Rhode Island Attorney General Peter F. Kilmartin, noting that February is National Teen Dating Violence Awareness Month, reached out to teens to talk about setting boundaries to help them feel safer and more empowered in their relationships. Gen. Kilmartin’s office also held a cell phone recycling drive in January to benefit victims of domestic violence. Through Verizon Wireless' HopeLine program, the old cell phones are transformed into a lifeline for victims of domestic violence.
After hosting three public hearings and soliciting written comments from Vermonters on the issue of whether the state should reduce its reliance on incarceration to stem criminal conduct, Vermont Attorney General Bill Sorrell is asking the legislature to adopt a resolution in favor of that reduction. Gen. Sorrell noted that the vast majority of the public agreed that the negative impact of incarceration is not limited to the individual sentenced to jail and that the impacts on families, communities and the state budget are immense.
The Montana Attorney General’s Office operates the Montana Law Enforcement Academy (MLEA). Recently, the academy graduated 53 new officers who will serve 30 different agencies across the state. Thirteen of these new officers are Native American graduates, the most in the history of the academy for any basic course. Attorney General Tim Fox, addressing the class, stated: “Law enforcement is not only a noble profession – it’s a changing profession. And necessarily so, as we see additional strains placed upon officers here in America, and even more so for our colleagues dealing with cruel, calculated acts of extremist terrorism.”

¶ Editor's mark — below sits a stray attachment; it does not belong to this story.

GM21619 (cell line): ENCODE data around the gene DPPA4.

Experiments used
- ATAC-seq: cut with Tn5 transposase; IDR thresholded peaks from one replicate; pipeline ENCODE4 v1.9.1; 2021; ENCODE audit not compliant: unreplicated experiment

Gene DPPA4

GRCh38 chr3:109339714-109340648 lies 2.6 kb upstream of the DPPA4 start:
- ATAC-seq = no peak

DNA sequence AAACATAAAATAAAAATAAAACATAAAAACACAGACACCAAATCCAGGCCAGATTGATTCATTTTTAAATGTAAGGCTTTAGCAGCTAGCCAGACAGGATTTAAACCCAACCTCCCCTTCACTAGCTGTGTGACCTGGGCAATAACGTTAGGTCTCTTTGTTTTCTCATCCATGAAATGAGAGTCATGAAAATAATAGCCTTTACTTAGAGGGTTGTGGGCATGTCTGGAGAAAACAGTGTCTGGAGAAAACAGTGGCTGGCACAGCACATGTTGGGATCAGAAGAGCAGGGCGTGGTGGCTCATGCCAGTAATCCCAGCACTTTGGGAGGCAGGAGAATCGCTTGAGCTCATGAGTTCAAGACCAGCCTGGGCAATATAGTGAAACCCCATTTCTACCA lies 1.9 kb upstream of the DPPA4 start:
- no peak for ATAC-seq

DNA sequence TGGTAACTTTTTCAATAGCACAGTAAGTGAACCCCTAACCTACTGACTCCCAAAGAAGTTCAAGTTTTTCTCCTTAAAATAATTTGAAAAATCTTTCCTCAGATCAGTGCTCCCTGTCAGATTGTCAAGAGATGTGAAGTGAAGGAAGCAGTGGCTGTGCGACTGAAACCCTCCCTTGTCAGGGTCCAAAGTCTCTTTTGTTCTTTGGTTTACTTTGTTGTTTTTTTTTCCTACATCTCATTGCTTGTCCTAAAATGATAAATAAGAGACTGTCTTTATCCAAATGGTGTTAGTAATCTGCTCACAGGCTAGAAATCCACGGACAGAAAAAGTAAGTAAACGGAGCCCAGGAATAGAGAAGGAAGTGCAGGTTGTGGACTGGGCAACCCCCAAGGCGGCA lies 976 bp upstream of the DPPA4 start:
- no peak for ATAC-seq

Judy McKee is the Interim Editor of the Criminal Law Newsletter and may be reached at 202-326-6044. The Criminal Law Newsletter is a publication of the National Association of the Attorneys General. Any use and/or copies of this newsletter in whole or part must include the customary bibliographic citation. NAAG retains copyright and all other intellectual property rights in the material presented in this publication. For content submissions or to contact the editor directly, please e-mail email@example.com.